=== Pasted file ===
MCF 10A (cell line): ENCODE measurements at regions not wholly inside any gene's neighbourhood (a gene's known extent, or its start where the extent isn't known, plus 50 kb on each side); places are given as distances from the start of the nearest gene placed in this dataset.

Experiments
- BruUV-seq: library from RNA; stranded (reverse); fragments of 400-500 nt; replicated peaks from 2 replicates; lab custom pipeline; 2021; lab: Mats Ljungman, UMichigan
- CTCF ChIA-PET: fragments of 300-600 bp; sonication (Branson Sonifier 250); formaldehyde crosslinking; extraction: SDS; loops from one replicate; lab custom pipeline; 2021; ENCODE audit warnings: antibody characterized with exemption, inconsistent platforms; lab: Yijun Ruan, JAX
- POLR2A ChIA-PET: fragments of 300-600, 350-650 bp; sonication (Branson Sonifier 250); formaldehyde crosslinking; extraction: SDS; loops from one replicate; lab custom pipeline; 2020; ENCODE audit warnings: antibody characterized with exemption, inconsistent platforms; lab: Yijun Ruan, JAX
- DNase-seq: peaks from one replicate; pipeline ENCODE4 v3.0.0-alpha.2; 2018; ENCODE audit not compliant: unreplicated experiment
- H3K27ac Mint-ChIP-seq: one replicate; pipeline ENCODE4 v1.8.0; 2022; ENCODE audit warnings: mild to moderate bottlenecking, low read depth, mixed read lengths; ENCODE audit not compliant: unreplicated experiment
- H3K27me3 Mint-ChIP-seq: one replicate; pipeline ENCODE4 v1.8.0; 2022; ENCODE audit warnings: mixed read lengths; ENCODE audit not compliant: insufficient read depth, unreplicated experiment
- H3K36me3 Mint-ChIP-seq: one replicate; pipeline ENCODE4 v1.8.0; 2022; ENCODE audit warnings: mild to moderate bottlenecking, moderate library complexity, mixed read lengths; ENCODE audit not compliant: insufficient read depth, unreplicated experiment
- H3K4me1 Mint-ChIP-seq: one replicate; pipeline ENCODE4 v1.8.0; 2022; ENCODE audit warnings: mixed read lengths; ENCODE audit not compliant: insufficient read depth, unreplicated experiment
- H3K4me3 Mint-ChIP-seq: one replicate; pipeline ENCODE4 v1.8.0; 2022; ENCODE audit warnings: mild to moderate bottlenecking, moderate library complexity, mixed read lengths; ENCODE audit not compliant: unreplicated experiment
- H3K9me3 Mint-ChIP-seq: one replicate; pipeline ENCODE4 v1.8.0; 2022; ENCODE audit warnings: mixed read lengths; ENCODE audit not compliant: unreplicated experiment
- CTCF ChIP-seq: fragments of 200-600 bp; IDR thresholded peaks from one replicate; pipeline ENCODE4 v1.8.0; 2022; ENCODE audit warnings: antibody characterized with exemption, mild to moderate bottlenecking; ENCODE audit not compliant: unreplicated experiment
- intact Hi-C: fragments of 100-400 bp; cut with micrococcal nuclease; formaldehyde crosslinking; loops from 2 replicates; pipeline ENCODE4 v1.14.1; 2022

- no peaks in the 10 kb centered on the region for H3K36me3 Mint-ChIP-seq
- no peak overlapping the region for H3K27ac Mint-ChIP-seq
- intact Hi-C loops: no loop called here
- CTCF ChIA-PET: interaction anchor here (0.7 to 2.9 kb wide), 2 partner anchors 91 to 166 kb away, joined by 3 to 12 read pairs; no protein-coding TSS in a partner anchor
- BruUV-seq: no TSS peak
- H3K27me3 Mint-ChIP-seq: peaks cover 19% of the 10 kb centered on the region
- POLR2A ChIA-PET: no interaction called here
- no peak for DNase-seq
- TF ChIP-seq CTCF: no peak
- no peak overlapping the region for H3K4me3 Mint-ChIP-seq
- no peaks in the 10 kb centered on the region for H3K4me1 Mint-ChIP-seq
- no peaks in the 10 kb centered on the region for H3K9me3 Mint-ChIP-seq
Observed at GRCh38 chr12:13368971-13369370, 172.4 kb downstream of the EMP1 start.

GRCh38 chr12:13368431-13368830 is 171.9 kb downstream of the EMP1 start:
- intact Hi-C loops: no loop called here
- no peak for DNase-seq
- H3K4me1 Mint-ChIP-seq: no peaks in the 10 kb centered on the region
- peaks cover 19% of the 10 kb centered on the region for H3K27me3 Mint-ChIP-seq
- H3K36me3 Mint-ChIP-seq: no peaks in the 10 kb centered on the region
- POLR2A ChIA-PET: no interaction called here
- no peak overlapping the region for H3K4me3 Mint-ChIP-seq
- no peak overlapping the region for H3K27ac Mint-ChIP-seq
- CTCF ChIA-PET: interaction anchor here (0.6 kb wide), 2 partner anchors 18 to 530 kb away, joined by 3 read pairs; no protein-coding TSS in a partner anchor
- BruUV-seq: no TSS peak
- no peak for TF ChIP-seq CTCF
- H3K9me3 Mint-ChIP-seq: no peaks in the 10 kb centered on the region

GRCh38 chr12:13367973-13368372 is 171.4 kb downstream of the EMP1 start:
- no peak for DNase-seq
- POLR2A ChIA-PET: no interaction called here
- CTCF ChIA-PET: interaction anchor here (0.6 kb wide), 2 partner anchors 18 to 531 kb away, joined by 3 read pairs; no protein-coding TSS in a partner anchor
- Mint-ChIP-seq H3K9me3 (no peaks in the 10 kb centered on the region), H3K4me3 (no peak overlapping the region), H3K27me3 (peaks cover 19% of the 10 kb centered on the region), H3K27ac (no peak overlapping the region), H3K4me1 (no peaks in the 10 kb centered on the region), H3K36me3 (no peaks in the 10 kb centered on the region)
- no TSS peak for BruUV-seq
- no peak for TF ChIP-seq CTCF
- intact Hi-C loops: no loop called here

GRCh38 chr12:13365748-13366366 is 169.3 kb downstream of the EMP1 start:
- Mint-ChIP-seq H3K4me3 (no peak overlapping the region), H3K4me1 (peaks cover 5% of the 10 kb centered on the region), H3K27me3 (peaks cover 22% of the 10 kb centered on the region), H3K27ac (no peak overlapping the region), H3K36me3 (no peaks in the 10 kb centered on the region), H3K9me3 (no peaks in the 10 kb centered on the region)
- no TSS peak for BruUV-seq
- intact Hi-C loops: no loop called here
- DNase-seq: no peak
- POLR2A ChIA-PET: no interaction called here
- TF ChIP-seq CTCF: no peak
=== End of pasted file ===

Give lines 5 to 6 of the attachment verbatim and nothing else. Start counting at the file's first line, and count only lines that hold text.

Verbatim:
- POLR2A ChIA-PET: fragments of 300-600, 350-650 bp; sonication (Branson Sonifier 250); formaldehyde crosslinking; extraction: SDS; loops from one replicate; lab custom pipeline; 2020; ENCODE audit warnings: antibody characterized with exemption, inconsistent platforms; lab: Yijun Ruan, JAX
- DNase-seq: peaks from one replicate; pipeline ENCODE4 v3.0.0-alpha.2; 2018; ENCODE audit not compliant: unreplicated experiment